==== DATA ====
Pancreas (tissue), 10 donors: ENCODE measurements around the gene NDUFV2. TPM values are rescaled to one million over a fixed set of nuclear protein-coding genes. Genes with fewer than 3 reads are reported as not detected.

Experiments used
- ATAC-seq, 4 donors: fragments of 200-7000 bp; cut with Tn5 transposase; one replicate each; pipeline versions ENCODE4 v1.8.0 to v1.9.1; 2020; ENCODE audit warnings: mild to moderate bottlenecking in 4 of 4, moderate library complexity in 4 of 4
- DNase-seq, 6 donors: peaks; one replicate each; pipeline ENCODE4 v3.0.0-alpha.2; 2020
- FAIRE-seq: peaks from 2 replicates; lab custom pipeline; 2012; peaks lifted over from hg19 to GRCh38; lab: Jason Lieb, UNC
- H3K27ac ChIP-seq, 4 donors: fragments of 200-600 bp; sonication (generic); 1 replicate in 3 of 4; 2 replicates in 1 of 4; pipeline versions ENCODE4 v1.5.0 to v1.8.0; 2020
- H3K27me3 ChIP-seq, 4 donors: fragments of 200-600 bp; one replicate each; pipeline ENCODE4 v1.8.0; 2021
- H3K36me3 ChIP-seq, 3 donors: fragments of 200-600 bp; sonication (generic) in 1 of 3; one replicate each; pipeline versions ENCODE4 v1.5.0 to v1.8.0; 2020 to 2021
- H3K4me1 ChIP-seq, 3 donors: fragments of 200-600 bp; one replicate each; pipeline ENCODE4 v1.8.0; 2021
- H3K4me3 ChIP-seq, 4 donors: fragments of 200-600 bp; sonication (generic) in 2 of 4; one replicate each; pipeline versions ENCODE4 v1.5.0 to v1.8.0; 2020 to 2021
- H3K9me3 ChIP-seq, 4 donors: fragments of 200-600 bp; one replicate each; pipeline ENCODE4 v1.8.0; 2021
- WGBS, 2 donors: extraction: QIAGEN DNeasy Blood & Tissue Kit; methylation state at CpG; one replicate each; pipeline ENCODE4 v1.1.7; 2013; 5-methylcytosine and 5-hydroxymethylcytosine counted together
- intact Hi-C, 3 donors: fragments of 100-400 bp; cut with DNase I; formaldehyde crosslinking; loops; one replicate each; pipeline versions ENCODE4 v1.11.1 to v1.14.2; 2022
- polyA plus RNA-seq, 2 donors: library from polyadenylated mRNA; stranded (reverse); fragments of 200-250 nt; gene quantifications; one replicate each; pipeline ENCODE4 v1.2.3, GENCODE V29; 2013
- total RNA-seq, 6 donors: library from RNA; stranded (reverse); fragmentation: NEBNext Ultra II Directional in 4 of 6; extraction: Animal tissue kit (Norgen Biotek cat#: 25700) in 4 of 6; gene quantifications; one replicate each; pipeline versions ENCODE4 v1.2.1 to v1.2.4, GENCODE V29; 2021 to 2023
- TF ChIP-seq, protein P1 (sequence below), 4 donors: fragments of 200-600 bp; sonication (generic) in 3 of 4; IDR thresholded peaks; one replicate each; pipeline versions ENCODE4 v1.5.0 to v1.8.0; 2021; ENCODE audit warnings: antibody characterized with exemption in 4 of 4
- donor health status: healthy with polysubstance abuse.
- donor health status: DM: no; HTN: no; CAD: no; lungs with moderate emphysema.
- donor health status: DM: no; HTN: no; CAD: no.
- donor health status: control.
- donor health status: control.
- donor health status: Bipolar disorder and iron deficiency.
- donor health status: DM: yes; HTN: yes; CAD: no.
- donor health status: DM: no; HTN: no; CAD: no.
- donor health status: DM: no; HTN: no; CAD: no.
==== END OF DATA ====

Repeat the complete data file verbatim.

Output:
Pancreas (tissue), 10 donors: ENCODE measurements around the gene NDUFV2. TPM values are rescaled to one million over a fixed set of nuclear protein-coding genes. Genes with fewer than 3 reads are reported as not detected.

Experiments used
- ATAC-seq, 4 donors: fragments of 200-7000 bp; cut with Tn5 transposase; one replicate each; pipeline versions ENCODE4 v1.8.0 to v1.9.1; 2020; ENCODE audit warnings: mild to moderate bottlenecking in 4 of 4, moderate library complexity in 4 of 4
- DNase-seq, 6 donors: peaks; one replicate each; pipeline ENCODE4 v3.0.0-alpha.2; 2020
- FAIRE-seq: peaks from 2 replicates; lab custom pipeline; 2012; peaks lifted over from hg19 to GRCh38; lab: Jason Lieb, UNC
- H3K27ac ChIP-seq, 4 donors: fragments of 200-600 bp; sonication (generic); 1 replicate in 3 of 4; 2 replicates in 1 of 4; pipeline versions ENCODE4 v1.5.0 to v1.8.0; 2020
- H3K27me3 ChIP-seq, 4 donors: fragments of 200-600 bp; one replicate each; pipeline ENCODE4 v1.8.0; 2021
- H3K36me3 ChIP-seq, 3 donors: fragments of 200-600 bp; sonication (generic) in 1 of 3; one replicate each; pipeline versions ENCODE4 v1.5.0 to v1.8.0; 2020 to 2021
- H3K4me1 ChIP-seq, 3 donors: fragments of 200-600 bp; one replicate each; pipeline ENCODE4 v1.8.0; 2021
- H3K4me3 ChIP-seq, 4 donors: fragments of 200-600 bp; sonication (generic) in 2 of 4; one replicate each; pipeline versions ENCODE4 v1.5.0 to v1.8.0; 2020 to 2021
- H3K9me3 ChIP-seq, 4 donors: fragments of 200-600 bp; one replicate each; pipeline ENCODE4 v1.8.0; 2021
- WGBS, 2 donors: extraction: QIAGEN DNeasy Blood & Tissue Kit; methylation state at CpG; one replicate each; pipeline ENCODE4 v1.1.7; 2013; 5-methylcytosine and 5-hydroxymethylcytosine counted together
- intact Hi-C, 3 donors: fragments of 100-400 bp; cut with DNase I; formaldehyde crosslinking; loops; one replicate each; pipeline versions ENCODE4 v1.11.1 to v1.14.2; 2022
- polyA plus RNA-seq, 2 donors: library from polyadenylated mRNA; stranded (reverse); fragments of 200-250 nt; gene quantifications; one replicate each; pipeline ENCODE4 v1.2.3, GENCODE V29; 2013
- total RNA-seq, 6 donors: library from RNA; stranded (reverse); fragmentation: NEBNext Ultra II Directional in 4 of 6; extraction: Animal tissue kit (Norgen Biotek cat#: 25700) in 4 of 6; gene quantifications; one replicate each; pipeline versions ENCODE4 v1.2.1 to v1.2.4, GENCODE V29; 2021 to 2023
- TF ChIP-seq, protein P1 (sequence below), 4 donors: fragments of 200-600 bp; sonication (generic) in 3 of 4; IDR thresholded peaks; one replicate each; pipeline versions ENCODE4 v1.5.0 to v1.8.0; 2021; ENCODE audit warnings: antibody characterized with exemption in 4 of 4
- donor health status: healthy with polysubstance abuse.
- donor health status: DM: no; HTN: no; CAD: no; lungs with moderate emphysema.
- donor health status: DM: no; HTN: no; CAD: no.
- donor health status: control.
- donor health status: control.
- donor health status: Bipolar disorder and iron deficiency.
- donor health status: DM: yes; HTN: yes; CAD: no.
- donor health status: DM: no; HTN: no; CAD: no.
- donor health status: DM: no; HTN: no; CAD: no.